- College of Medicine Faculty News Medical UCF
A UCF College of Medicine assistant dean, who is leading efforts to educate medical students about the dangers of prescribing opioids for chronic pain, has been invited to Washington to share the school’s expanded curriculum on the dangers of the highly addictive drugs.
Dr. Martin Klapheke, assistant dean for medical education and professor of psychiatry, is leading UCF’s efforts and working to share them with medical schools across the state and nation. Last March, UCF was one of 60 medical schools in the nation – and the only in Florida – that pledged to teach medical students about the dangers of prescribing opioids throughout their four years of training in an effort to curb the growing epidemic of prescription opioid and heroin abuse.
On Wednesday, Dec. 7, the U.S. Department of Health and Human Services will host a group including physicians and medical educators at the White House to discuss plans for developing new strategies for dealing with the opioid crisis and identifying ways the healthcare community can collaborate to find more effective solutions.
Klapheke will share UCF’s expanded curriculum. It includes opioid training in subjects from psychiatry to pediatrics, where physicians are seeing an increase in the number of opioid-addicted newborns whose mothers used the pain medication during pregnancy. Neurology includes a mandatory module on when and when not to use opioids for headaches, back pain and diabetic neuropathy.
A new module, taught by Klapheke and Family Medicine specialist, Dr. Magdalena Pasarica, requires students to devise a treatment plan for a typical case that could, without attention to risk-mitigation strategies, lead to addiction: A patient comes to the doctor in acute pain from an injury, is prescribed opioids for a short time and then returns to the doctor weeks and months later still complaining of pain and seeking more of the drug. In the module, students work in teams to discuss whether to prescribe opioids, for how long, how to implement follow-up safeguards, identify patients who may be in danger of addiction and identify non-narcotic treatments for pain.
“Our students have a unique opportunity – and a duty – to help address this public health crisis,” Klapheke said. “We need to address this issue in medical schools, residencies and continuing medical education for practicing physicians. Everything we do has to raise awareness because people are dying.”
Opioid and heroin overdoses killed more than 28,000 people in America in 2014, according to the American Society of Addiction Medicine. The Centers for Disease Control reports that that 75 percent of heroin users became addicted to the street drug after being prescribed opioids. The CDC says more than 50 percent of those prescriptions came from primary care physicians who prescribed opioids for conditions including back pain, chronic headaches and arthritis symptoms.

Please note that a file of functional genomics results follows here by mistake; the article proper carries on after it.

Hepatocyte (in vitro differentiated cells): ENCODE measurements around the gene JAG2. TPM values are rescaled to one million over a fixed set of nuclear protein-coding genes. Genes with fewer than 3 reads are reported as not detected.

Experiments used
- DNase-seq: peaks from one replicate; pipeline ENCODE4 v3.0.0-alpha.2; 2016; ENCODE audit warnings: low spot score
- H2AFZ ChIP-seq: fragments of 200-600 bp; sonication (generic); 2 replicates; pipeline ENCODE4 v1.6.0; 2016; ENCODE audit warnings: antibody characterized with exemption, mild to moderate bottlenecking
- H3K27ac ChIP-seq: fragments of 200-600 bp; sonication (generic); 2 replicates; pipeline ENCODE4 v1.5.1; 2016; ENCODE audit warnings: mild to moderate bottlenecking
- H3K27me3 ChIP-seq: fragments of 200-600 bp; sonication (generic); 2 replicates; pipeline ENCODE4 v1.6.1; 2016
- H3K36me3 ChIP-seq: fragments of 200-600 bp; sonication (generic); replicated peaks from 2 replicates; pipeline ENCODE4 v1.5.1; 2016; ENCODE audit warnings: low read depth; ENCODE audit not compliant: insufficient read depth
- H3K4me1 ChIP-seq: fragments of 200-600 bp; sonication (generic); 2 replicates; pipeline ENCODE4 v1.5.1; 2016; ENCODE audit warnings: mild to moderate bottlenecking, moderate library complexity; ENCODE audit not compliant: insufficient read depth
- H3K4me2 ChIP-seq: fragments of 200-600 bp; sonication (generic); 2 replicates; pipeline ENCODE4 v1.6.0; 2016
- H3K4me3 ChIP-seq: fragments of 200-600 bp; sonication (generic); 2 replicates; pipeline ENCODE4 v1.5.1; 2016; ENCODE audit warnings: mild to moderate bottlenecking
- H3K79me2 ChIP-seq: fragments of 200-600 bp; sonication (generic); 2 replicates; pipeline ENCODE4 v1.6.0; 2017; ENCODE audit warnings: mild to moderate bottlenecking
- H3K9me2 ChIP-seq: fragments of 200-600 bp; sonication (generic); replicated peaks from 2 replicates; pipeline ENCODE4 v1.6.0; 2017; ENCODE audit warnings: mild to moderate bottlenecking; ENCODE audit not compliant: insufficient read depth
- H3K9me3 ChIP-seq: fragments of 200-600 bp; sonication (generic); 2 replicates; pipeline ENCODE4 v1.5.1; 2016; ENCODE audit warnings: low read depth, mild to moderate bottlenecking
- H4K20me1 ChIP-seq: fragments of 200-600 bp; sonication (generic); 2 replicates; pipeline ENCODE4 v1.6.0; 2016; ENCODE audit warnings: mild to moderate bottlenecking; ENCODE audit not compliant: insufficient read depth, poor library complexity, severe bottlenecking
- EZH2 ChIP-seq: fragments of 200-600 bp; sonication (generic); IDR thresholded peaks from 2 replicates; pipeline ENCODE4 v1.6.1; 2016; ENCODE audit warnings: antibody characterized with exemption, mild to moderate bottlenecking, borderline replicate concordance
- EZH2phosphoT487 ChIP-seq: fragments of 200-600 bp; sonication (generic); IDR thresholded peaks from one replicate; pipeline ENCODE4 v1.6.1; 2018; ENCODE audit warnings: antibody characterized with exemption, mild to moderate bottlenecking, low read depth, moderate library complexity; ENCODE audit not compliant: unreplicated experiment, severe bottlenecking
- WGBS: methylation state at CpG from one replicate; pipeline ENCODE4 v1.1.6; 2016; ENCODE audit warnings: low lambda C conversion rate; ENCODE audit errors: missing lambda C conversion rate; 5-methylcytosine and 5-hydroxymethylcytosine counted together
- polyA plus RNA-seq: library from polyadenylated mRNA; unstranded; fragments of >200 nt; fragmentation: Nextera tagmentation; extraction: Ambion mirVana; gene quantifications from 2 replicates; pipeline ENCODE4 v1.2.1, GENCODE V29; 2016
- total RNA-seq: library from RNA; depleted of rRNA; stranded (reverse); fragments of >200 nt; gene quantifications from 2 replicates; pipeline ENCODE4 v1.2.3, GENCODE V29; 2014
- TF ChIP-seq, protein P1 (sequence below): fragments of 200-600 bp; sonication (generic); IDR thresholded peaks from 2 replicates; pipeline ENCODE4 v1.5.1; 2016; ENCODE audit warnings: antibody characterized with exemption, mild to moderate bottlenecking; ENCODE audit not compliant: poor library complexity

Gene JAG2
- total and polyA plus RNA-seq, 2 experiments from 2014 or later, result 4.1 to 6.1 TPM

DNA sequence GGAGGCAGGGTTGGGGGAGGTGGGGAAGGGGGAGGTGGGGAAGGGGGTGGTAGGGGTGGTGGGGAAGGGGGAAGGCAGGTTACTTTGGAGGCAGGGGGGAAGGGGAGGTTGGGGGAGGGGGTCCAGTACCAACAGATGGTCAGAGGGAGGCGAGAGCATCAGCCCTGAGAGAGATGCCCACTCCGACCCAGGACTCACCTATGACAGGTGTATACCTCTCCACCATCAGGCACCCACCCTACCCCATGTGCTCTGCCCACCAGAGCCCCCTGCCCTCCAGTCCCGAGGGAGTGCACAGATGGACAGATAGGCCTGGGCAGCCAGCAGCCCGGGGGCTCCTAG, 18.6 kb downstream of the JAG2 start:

The latest CDC guidelines that the UCF College of Medicine teaches say opioids generally should only be used for acute pain and usually for less than a week and that physicians should have detailed treatment plans when they prescribe opioids, including follow-up urine screens and determinations of whether the medication is actually improving the patient’s functioning, not just reducing pain.
While the CDC acknowledges that opioids have a place in cancer and end-of-life pain relief, it is urging physicians to not use the highly addictive drugs for chronic pain unless there are clear improvements in both symptoms and function and if there are no reasonable alternatives.
The stance is a new approach, after physicians had been urged to keep their patients pain-free and received heavy marketing from drug companies on the benefits of opioids, including claims that they were not addictive. Klapheke noted that when he attended medical school, he received more information on prescribing antibiotics than on prescribing pain pills.
Other physician leaders agree. “It is important to recognize that we arrived at this place on a path paved with good intentions,” U.S. Surgeon General Dr. Vivek Murthy wrote recently to 2.3 million U.S. physicians and healthcare providers. “Nearly two decades ago we were encouraged to be more aggressive about treating pain, often without enough training and support to do so safely…The results have been devastating. Since 1999 opioid overdose deaths have quadrupled and opioid prescriptions have increased markedly, almost enough for every adult in America to have a bottle of pills.”